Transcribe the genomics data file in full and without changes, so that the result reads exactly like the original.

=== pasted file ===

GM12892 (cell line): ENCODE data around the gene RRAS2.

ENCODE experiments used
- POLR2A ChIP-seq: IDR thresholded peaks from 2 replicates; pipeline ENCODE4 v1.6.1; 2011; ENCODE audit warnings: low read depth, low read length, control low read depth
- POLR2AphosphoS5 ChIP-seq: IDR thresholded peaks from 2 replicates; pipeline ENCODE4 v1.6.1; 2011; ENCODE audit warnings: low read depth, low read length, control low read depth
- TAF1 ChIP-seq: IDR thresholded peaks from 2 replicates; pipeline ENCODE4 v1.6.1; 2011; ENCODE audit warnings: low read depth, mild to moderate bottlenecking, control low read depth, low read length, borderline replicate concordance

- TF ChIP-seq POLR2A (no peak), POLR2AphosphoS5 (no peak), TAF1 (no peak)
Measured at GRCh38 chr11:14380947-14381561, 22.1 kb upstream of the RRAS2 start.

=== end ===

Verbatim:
GM12892 (cell line): ENCODE data around the gene RRAS2.

ENCODE experiments used
- POLR2A ChIP-seq: IDR thresholded peaks from 2 replicates; pipeline ENCODE4 v1.6.1; 2011; ENCODE audit warnings: low read depth, low read length, control low read depth
- POLR2AphosphoS5 ChIP-seq: IDR thresholded peaks from 2 replicates; pipeline ENCODE4 v1.6.1; 2011; ENCODE audit warnings: low read depth, low read length, control low read depth
- TAF1 ChIP-seq: IDR thresholded peaks from 2 replicates; pipeline ENCODE4 v1.6.1; 2011; ENCODE audit warnings: low read depth, mild to moderate bottlenecking, control low read depth, low read length, borderline replicate concordance

- TF ChIP-seq POLR2A (no peak), POLR2AphosphoS5 (no peak), TAF1 (no peak)
Measured at GRCh38 chr11:14380947-14381561, 22.1 kb upstream of the RRAS2 start.